Remember remember, the fifth of November
‘Remember remember, the fifth of November’ goes the English rhyme, referring to the infamous Guy Fawkes and his thwarted attempt to blow up Parliament in 1605.
To celebrate his failure, Guy Fawkes night sees hundreds of firework displays across the UK. But fireworks were around long before we started using them.
Originating in China, the story goes that gunpowder came about by accident around 2,000 years ago when a Chinese cook chanced to mix the then common kitchen materials charcoal, sulphur and saltpetre. It burned well and, when packed into a bamboo tube, exploded. A thousand years later, gunpowder was used by Chinese monk Li Tian, who was living in the Hunan province in the vicinity of Liuyang City, to create the firecracker – today the Liuyang region produces a vast amount of the world’s fireworks. The loud explosions were (and still are) thought to be effective in warding off evil spirits. His invention is annually celebrated in China on 18 April, and firecrackers still feature hugely in Chinese New Year celebrations to embrace a new year with an absence of any nasty spirits.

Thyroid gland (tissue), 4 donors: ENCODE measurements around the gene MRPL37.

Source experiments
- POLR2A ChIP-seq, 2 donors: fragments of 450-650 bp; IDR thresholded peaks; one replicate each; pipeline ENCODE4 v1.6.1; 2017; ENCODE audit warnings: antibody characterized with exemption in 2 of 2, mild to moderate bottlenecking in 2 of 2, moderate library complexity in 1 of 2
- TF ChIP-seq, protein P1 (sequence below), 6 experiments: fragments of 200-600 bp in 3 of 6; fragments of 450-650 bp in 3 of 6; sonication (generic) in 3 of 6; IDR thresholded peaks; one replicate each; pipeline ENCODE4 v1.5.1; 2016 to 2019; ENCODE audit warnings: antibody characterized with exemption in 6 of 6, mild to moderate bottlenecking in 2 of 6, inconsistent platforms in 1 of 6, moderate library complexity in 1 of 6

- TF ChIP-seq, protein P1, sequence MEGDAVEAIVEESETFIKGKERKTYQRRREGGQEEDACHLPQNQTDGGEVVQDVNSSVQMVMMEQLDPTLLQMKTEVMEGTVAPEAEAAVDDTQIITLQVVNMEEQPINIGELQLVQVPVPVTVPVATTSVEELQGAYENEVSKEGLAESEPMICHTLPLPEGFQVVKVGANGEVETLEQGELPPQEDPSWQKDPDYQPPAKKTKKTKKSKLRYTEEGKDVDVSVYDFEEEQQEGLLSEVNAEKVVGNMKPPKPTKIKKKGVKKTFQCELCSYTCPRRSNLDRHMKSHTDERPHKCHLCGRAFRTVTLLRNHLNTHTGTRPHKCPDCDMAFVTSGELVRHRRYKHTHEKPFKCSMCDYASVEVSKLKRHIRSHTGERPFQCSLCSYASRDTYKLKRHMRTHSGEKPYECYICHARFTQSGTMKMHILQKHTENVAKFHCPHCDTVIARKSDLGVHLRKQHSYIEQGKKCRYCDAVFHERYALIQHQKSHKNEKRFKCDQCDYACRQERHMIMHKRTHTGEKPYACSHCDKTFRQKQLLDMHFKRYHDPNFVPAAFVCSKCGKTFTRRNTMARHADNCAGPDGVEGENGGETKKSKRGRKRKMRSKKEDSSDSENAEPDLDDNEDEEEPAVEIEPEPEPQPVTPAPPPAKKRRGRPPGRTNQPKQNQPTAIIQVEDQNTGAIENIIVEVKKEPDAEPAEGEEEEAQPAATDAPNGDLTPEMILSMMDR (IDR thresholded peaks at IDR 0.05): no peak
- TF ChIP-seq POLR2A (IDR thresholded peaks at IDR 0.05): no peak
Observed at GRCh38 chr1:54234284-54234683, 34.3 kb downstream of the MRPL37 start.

Some sources say the Crusaders brought gunpowder back from their travels, but explorer Marco Polo is largely given credit for introducing it to Europe in the 13th century. Initially it was used in weapons -rockets, canons and guns in particular – but it was the Italians who first produced fireworks. They get a mention in Shakespeare, and Elizabeth I was so fond of them that a new post – Fire Master of England – was created! Today, fireworks continue to delight humans, and terrify dogs and cats, the world over.